The global beauty industry is currently valued at over $500 billion, and is expected to reach $800 billion by 2023. Between 2015 and 2017, private equity groups invested $1.6 billion in the sector. Unsurprisingly, Amazon is already a big part of it – but the e-commerce giant wants more. Amazon Beauty store is now one of the most important channels in the industry, and it continues to expand fast.
Although some luxury brands still resist having an official presence on the marketplace, more and more big names are joining. Amazon Luxury Beauty shop launched late 2013 pushed by 24 prestige brands such as NARS, Deborah Lippmann and Burberry. Today, it features hundreds of big and small brands worldwide. Between online shoppers, onefourzero’s data shows that Amazon Beauty is quickly becoming progressively popular.
Emerging Markets and Trends
Amazon’s investment in the beauty department is expanding globally and include territories where the company’s presence is still limited. In Brazil, for example, the website only sells books, DVDs and electronics – but the country is the fourth-largest beauty market in the world, and Amazon wants a piece of it. It is currently in talks with two of the biggest beauty brands, Natura and Boticario.
In India, Amazon is focusing on luxury brands in an attempt to take over a sector currently dominated by Nykaa. Between national and international prestige names, the retail giant already stocks over 30 new brands and is investing in partnerships to bring exclusive products.
While part of the beauty industry remains sceptical about the power of the platform, specialists warn that, in such a dynamic environment, no sector is completely “Amazon-proof”. Sephora and Ulta Beauty, the two main beauty destinations for American beauty shoppers, are recently discovering their empire might be at risk. In fact, recent rumours suggest that Amazon is preparing to buy Ulta altogether. It’s clear that the beauty industry can’t ignore the marketplace for much longer, but learn how to deal with it instead.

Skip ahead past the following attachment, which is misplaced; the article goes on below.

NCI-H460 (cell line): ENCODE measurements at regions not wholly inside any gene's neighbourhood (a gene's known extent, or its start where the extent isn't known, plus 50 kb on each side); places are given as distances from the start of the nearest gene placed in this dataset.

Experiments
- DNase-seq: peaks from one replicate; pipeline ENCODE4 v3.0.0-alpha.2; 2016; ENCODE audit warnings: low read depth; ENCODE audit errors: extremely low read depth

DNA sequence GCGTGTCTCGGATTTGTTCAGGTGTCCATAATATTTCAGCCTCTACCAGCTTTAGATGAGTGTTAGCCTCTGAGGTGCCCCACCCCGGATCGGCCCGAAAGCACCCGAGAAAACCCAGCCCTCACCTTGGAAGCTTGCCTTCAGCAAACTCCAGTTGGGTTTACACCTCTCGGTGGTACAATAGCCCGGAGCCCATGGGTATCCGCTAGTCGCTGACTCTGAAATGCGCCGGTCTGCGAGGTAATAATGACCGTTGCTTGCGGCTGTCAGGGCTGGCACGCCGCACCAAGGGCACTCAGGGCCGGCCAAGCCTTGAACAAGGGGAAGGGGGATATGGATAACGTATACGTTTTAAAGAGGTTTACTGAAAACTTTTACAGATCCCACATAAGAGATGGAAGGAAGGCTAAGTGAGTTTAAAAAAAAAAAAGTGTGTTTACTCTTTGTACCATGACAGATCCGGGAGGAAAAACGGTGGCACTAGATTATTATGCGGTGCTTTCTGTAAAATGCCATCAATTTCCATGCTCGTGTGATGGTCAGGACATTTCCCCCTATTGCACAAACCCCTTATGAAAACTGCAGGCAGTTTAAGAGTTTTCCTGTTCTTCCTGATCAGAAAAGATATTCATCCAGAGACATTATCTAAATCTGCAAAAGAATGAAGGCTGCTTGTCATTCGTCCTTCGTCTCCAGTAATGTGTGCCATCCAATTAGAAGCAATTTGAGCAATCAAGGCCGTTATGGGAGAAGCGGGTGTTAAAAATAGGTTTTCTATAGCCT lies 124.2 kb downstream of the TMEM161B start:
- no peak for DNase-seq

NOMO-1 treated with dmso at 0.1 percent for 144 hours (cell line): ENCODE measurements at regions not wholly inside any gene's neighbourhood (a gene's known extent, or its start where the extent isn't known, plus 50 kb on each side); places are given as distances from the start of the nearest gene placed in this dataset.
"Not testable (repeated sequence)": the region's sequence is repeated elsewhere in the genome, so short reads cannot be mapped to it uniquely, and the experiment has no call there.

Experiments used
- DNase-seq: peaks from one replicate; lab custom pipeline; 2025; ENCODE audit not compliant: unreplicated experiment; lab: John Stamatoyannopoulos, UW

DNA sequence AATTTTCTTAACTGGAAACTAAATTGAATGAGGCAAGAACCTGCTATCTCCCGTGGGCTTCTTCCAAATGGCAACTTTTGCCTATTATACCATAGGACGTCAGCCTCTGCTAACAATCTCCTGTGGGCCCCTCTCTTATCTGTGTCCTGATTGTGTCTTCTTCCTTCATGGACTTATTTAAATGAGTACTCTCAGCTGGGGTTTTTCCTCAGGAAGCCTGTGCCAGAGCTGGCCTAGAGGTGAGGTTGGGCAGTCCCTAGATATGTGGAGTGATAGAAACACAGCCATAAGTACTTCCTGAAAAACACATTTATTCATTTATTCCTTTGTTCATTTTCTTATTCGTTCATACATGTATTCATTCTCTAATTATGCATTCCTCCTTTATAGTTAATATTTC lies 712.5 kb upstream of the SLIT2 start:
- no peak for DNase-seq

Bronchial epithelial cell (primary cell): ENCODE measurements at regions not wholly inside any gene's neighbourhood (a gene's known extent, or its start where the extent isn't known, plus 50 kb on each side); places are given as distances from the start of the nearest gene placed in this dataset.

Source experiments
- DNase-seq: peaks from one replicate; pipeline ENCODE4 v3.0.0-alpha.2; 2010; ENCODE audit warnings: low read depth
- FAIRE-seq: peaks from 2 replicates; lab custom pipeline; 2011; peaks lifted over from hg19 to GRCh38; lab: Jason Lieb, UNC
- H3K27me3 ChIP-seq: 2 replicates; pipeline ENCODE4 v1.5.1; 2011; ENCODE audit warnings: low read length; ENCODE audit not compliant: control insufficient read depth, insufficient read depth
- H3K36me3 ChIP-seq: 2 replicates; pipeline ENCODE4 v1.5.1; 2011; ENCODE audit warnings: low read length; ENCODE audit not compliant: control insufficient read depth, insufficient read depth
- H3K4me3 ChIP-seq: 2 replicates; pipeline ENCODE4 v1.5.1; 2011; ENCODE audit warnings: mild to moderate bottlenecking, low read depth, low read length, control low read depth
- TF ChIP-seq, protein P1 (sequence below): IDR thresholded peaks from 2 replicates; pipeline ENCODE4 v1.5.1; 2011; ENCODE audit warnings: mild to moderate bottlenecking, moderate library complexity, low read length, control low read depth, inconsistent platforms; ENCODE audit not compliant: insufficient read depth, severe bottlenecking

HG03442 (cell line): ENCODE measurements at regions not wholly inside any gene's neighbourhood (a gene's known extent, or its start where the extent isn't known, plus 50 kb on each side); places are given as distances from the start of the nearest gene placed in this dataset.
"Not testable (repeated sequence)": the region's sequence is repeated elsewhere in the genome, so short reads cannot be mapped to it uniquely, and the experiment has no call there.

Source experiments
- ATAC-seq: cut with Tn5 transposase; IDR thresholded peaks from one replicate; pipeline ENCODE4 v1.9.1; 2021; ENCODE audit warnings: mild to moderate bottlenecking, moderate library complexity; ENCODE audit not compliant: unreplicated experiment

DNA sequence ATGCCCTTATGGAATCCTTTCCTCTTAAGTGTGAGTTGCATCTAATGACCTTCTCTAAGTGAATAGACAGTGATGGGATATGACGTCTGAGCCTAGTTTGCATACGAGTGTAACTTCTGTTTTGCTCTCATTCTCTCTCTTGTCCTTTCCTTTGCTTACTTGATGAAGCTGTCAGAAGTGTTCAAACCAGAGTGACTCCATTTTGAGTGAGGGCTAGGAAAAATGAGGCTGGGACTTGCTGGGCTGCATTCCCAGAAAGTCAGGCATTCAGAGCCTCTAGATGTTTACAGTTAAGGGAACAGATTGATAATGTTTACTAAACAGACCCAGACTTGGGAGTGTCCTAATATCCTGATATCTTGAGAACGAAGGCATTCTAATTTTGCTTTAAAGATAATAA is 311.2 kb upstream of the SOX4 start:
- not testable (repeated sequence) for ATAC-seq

Consistent efforts on customer experience, endless battle for customer acquisition & retention through low prices and programs such as Amazon Prime, and high investment in technology and logistics (more than double of what the average retailer invests on) are some of the reasons why the company is succeeding. But another main factor that contributes to the success of Amazon – and something that other companies should take as an example – is its capacity to identify and react to trends.
In the UK, the website has partnered with Beauty journalists and influencers to recommend ‘Hot Picks’ items from their wide selection of brands. In France, where customers from around the world traditionally head to local pharmacies to find their favourites and explore what’s new, Amazon created a Drugstore Shop. In the US, Amazon Beauty has dedicated pages for natural products and Korean brands, segments that have seen a sharp increase in demand in the past years. Not surprisingly, the platform is the top beauty retailer in the country – in the first quarter of this year, its sales were up by 30%, to $900 million.
Keeping up with trends, now Amazon prepares to launch an ‘Indie Beauty Shop’, featuring cult brands not already sold at big retailers. This is a huge opportunity for small brands that can benefit from the website’s exposure and logistics capabilities to reach new customers and territories much faster. However, it remains a two-way street, and others are still reluctant: companies on Amazon have little control over brand and prices, and can indirectly feed competition.